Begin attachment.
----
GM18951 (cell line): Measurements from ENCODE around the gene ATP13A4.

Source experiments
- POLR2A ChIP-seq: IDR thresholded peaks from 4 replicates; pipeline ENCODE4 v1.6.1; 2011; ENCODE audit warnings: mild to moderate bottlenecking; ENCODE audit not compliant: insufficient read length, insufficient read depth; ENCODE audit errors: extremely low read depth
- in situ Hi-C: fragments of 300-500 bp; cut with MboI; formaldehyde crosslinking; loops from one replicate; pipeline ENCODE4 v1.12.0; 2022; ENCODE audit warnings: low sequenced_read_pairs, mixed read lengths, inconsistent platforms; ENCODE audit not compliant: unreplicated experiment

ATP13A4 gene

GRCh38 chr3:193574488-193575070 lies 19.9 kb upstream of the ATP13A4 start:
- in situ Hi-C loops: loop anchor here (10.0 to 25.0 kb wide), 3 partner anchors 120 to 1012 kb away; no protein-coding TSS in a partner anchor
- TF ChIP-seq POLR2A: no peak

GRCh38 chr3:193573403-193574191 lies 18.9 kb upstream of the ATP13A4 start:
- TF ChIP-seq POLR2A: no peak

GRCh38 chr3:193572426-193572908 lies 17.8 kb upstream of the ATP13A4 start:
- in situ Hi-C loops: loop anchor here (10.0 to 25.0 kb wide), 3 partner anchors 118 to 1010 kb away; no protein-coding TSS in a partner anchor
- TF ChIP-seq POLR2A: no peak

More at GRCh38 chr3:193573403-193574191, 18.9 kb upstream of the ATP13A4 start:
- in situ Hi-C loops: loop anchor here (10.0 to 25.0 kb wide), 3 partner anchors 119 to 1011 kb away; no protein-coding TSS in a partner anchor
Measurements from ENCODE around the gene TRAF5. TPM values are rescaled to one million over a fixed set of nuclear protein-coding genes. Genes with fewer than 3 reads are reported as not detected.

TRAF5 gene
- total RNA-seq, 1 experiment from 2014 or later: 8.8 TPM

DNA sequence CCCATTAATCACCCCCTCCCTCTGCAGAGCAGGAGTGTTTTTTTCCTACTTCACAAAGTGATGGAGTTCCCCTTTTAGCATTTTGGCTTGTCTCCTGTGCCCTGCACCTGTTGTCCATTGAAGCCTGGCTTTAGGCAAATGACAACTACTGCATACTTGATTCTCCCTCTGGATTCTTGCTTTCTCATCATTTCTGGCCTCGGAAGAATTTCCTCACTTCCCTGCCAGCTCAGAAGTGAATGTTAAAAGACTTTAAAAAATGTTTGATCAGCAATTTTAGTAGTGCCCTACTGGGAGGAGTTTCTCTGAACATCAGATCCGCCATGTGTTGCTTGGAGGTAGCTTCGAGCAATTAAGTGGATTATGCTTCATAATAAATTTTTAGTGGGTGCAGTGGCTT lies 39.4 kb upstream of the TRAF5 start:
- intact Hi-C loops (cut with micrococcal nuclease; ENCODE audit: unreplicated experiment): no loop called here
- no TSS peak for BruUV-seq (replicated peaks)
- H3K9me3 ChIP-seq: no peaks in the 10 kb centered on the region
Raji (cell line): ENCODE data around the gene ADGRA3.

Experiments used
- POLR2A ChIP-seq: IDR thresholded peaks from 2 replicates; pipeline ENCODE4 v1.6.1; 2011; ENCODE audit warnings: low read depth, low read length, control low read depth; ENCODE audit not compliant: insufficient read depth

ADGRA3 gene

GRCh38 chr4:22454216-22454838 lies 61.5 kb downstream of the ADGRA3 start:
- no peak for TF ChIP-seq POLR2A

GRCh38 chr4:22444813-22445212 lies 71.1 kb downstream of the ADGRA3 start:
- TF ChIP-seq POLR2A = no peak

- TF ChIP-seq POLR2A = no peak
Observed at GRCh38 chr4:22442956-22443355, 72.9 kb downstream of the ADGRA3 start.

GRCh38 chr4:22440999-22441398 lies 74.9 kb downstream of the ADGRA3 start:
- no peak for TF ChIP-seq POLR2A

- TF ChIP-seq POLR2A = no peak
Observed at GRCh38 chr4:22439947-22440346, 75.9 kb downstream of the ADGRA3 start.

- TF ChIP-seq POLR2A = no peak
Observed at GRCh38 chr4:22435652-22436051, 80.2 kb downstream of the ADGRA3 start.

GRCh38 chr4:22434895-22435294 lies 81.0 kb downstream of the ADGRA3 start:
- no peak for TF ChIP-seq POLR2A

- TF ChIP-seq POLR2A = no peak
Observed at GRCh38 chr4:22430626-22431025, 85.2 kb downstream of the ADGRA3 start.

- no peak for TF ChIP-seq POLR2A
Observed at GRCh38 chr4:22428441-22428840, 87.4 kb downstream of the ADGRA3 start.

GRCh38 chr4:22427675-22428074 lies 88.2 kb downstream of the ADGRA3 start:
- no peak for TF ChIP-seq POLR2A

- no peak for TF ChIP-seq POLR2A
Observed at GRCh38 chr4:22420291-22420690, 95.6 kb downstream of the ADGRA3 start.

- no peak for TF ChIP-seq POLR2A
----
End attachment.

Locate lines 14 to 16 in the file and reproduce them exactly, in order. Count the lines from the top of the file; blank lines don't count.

More at GRCh38 chr3:193573403-193574191, 18.9 kb upstream of the ATP13A4 start:
- in situ Hi-C loops: loop anchor here (10.0 to 25.0 kb wide), 3 partner anchors 119 to 1011 kb away; no protein-coding TSS in a partner anchor
Measurements from ENCODE around the gene TRAF5. TPM values are rescaled to one million over a fixed set of nuclear protein-coding genes. Genes with fewer than 3 reads are reported as not detected.